The semi-arid region in the west of India includes the arid desert areas of Thar and Rajasthan extending to the Gulf of Kutch and Cambay and the whole Kathiawar peninsula.


Last surving Asiatic lion.

The natural vegetation consists of tropical thorn forests and tropical dry deciduous forests, moisture forests (extreme north) and mangroves. The sandy plains have a few scattered trees of Acacia and Prosopis. The gravelly plains have Calotropis, Gymnosporia, etc. The rocky habitats are covered by bushes of Euphorbia while species of Salvadora and Tamarix occur mainly near saline depressions.

The lion of Gir is the endemic species in this zone.



Tiger - national animal

5. THE WESTERN GHATS

They cover only 5% of India's land surface but are home to more than about 4,000 of the country's plant species of which 1800 are endemic. The monsoon forests occur both on the western margins of the ghats and on the eastern side where there is less rainfall. This zone displays diversity of forests from evergreen to dry deciduous.

The Nilgiri langur, lion tailed macaque, Nilgiri tahr, Malabar grey hornbill and Most amphibian species are endemic to the Western Ghats.

6. THE DECCAN PENINSULA

The Deccan Peninsula is a large area of raised land covering about 43% of India's total land surface. It is bound by the Sathpura range on the north, Western Ghats on the west and Eastern Ghats on the east. The elevation of the plateau varies from 900 mts. in the west to 300 mts. in the east. There are four major rivers that support the wetlands of this region which have fertile black and red soil. Large parts are covered by tropical forests. Tropical dry deciduous forests occur in the northern, central and southern part of the plateau. The eastern part of the plateau in Andhra Pradesh, Madhya Pradesh and Orissa has moist deciduous forests.




Asiatic wild buffalo -
the most impressive and magnificent
animal in the world today
Fauna like tiger, sloth bear, wild boar, gaur, sambar and chital are found throughout the zone along with small relict populations of wild buffaloes, elephants and barasingha.


7. THE GANGETIC PLAIN

The Gangetic plain is one of India's most fertile regions. The soil of this region is formed by the alluvial deposits of the Ganges and its tributaries.   The  four  important  surface differences recognized in the geomorphology of the plains are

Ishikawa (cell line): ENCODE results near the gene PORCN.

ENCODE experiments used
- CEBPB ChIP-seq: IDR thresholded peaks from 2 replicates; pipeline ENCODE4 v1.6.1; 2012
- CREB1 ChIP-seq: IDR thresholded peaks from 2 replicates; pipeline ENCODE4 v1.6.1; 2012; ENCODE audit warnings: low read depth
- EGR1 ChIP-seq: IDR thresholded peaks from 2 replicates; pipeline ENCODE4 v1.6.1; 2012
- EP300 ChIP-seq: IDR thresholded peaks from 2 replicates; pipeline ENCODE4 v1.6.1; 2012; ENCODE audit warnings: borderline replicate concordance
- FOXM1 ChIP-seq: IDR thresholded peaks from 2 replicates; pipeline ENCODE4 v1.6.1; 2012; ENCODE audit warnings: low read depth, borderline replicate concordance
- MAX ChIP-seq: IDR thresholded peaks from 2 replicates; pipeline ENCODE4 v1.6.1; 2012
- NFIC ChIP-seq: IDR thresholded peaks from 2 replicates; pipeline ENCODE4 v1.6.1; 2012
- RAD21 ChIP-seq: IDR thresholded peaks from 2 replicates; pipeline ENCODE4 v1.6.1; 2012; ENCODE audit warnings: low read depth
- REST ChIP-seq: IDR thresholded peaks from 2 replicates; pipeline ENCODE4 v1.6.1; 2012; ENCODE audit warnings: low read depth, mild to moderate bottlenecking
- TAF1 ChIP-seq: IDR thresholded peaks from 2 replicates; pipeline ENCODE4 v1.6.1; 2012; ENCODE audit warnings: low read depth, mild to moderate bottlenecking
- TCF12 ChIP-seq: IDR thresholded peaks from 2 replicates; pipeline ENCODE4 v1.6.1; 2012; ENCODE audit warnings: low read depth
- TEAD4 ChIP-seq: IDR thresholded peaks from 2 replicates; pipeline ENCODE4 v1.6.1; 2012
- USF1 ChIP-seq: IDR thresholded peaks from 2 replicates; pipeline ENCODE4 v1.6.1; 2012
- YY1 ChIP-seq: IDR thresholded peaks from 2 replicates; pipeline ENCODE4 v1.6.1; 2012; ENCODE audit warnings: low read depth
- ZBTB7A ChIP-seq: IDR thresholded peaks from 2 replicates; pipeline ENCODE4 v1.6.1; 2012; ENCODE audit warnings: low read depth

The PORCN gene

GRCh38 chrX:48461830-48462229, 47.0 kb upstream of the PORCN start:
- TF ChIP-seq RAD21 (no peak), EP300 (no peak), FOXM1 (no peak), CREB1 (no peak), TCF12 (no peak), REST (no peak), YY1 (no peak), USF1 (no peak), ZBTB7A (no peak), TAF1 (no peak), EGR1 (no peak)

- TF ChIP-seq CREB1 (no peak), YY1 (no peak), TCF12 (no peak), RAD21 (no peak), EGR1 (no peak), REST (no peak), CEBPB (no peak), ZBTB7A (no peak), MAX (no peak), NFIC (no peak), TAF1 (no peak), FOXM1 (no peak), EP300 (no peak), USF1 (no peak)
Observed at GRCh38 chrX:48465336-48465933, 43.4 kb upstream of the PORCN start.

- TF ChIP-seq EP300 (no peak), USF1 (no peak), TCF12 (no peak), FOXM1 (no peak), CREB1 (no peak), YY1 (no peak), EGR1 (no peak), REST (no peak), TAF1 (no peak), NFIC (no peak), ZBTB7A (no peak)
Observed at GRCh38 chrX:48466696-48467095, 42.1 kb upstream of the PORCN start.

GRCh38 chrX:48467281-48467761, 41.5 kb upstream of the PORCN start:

• Bhabar - pebble studded zone with porous beds
  • Terai - marshy tract
  • Bhangar - older alluvium of the flood plain
  • Terai - marshy tract
  • Khadar -newer alluvium

The Gangetic plains stretching from eastern Rajasthan through Uttar Pradesh to Bihar and West Bengal are mostly under agriculture. The large forest area is under tropical dry deciduous forest and the southeastern end of the Gangetic plain merges with the littoral and mangroves regions of the Sunderbans.

The fauna includes elephants, black buck, gazelle, rhinoceros, Bengal florican, crocodile, freshwater turtle and a dense waterfowl community.


ANIMALS IN INDIA

Total animal species recorded In the world 11,96,903 In India 86,874

Larger animals No. of species
Mammals
390
Birds
1,232
Reptiles
456
Amphibians
209
Fishes
2,546
Source: Faunal diversity in India, ENVIS Centre, Zoological Survey of India, 1998

India possesses little more than 7% of the total animal species of the world. This percentage is higher than that of the plant species. Out of a total of 86,874 animal species, insects alone comprise 68.52% and chordates 5.70%

Among the large animals, 173 species of mammals, 101 of birds, 15 of reptiles, 3 of amphibians and 2 of fishes are considered endangered.


Gharial - present only in the Ganges river


Mangroves

8. THE COASTAL REGION

The natural vegetation consists of mangroves. Animal species include dugong, dolphins, crocodiles and avifauna. There are 26 species of fresh water turtles and tortoises in India and 5 species of marine turtles, which inhabit and feed in coastal waters and lay their eggs on suitable beaches. Tortoise live and breed mainly on the land.

Over 200,000 Olive Ridley turtles come to Orissa to nest in the space of three or four nights. The highest tiger population is found in the Sunderbans along the east coast adjoining the Bay of Bengal.

Lakshadweep consists of 36 major islands - 12 atolls, 3 reefs and 5 submerged coral banks - make up this group of islands more than three hundred kilometers to the west of the Kerala coast. The geographical area is 32 sq. km. and the usable land area is 26.32 sq. km. The fauna consists mainly of four species of turtles, 36 species of crabs, 12 bivalves, 41 species of sponges including typical coral, ornamental fishes and dugongs. A total of 104 scleractinian corals belonging to 37 genera are reported.


Great Indian one-horned rhinoceros - largest of all existing rhinoceros

9. THE NORTH-EAST

Biological resources are rich in this zone. The tropical vegetation of northeast India is rich in evergreen and semievergreen rain forests, moist deciduous monsoon forests, swamps and grasslands.


Hoolock gibbon - the only ape found in India
Mammalian fauna includes 390 species of which 63% are found in Assam. The area is rich in smaller carnivores. The country's highest population of elephants are found here

10. THE INDIAN ISLANDS

It is a group of 325 islands: Andaman to the north and Nicobar to the south. The two are separated by about 160 kms. by the Ten Degree Channel of the sea. The rainfall is heavy, with both Northeast and Southwest monsoons. At present, 21 of the 325 islands in the Andaman & Nicobar Islands are inhabited. Many unique plants and animals are found here. About 2,200 species of higher plants are found here of which 200 are endemic. The Andaman & Nicobar Islands have tropical evergreen forests and tropical semievergreen forests as well as moist deciduous forests, littoral and mangrove forests.